If you are carrying several passengers, you may find it difficult to keep the windows from fogging. When passengers exhale, more water vapor is released in the cabin, and that can cling to the windows, fogging them up. Cracking a window slightly can help keep them clear.

Higher Fan Speeds Help the Backseat

Although the driver may be comfortable with the heater set only to a low fan speed, that may not keep the people in the back very warm. To help them, consider cranking up that fan, even if it means the driver will have to turn the temperature a little lower. That can help make sure everyone stays comfortable.

Keep It as Warm as You Like

Some people don't want to use the A/C a lot in the summer to save fuel (and by extension, money). The good news is, in the winter, the heat is free (unless you have an electric car).

“The heat is generated by the engine, and if you don't use it, it's just going to get dumped through the radiator,” Fisher says.

Consumer Reports is an independent, nonprofit organization that works side by side with consumers to create a fairer, safer, and healthier world. CR does not endorse products or services, and does not accept advertising. Copyright © 2017, Consumer Reports, Inc.

Why Won’t My Ride Get Warm? .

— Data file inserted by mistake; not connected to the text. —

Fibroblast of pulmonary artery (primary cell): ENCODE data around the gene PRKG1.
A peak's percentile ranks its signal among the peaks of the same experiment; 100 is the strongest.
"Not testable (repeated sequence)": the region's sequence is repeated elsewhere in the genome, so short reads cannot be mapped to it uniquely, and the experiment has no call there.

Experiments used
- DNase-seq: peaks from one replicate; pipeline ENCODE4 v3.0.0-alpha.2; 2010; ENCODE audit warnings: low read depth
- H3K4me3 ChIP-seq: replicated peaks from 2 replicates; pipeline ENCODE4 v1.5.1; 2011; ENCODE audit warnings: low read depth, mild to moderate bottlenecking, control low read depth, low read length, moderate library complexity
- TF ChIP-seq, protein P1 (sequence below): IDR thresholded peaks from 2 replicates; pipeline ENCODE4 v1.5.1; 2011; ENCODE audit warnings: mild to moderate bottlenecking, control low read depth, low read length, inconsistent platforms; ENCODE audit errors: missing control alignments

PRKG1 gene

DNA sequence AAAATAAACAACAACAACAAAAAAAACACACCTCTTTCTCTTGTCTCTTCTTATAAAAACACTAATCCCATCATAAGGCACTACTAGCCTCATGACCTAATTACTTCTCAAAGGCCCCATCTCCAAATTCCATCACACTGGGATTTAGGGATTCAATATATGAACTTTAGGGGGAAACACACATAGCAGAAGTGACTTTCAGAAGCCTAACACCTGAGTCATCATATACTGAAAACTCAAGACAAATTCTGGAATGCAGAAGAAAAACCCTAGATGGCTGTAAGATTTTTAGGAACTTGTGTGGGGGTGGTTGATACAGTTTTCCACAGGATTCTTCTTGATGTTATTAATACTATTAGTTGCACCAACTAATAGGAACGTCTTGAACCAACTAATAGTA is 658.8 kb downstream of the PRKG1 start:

Does your trusty ride seem to be taking, like, forever to heat up on cold days? Is it harder than usual to de-fog the windshield? Are you shivering aggressively through ever-greater portions of your wintertime commute? Pretty sure your ride just isn’t heating up like she used to? Well, it may not be – and you’re probably not alone. Below, we’ll look at a few reasons that your ride’s heater and defogger systems may be performing poorly, and a few mistakes you might be making that aren’t helping either. You think it’s silly to use A/C at 20 below Turn on your defogger, or set the climate control to Auto, if equipped, and sometimes, you see the air conditioner turn on, even in extreme cold. Stupid idea, turning on the A/C while you’re trying to warm up, right? Actually, no: your ride’s air conditioner cools air, but also dehumidifies it – which makes it a powerful tool when you need to de-fog your windows. Many cars automatically switch the A/C on to remove frost and fog-causing moisture from the cabin in extreme cold, and many owners turn it back off, not knowing any better. Leave the A/C on when it turns itself on in the winter, or turn it on manually when you’ve got frosty interior windows. You’ll have a clear outward view much faster than without it. You’re cranking the heat too soon When you turn on the heat in your ride, a variety of processes kick into place to transfer heat from the engine coolant into the cabin, warming those inside.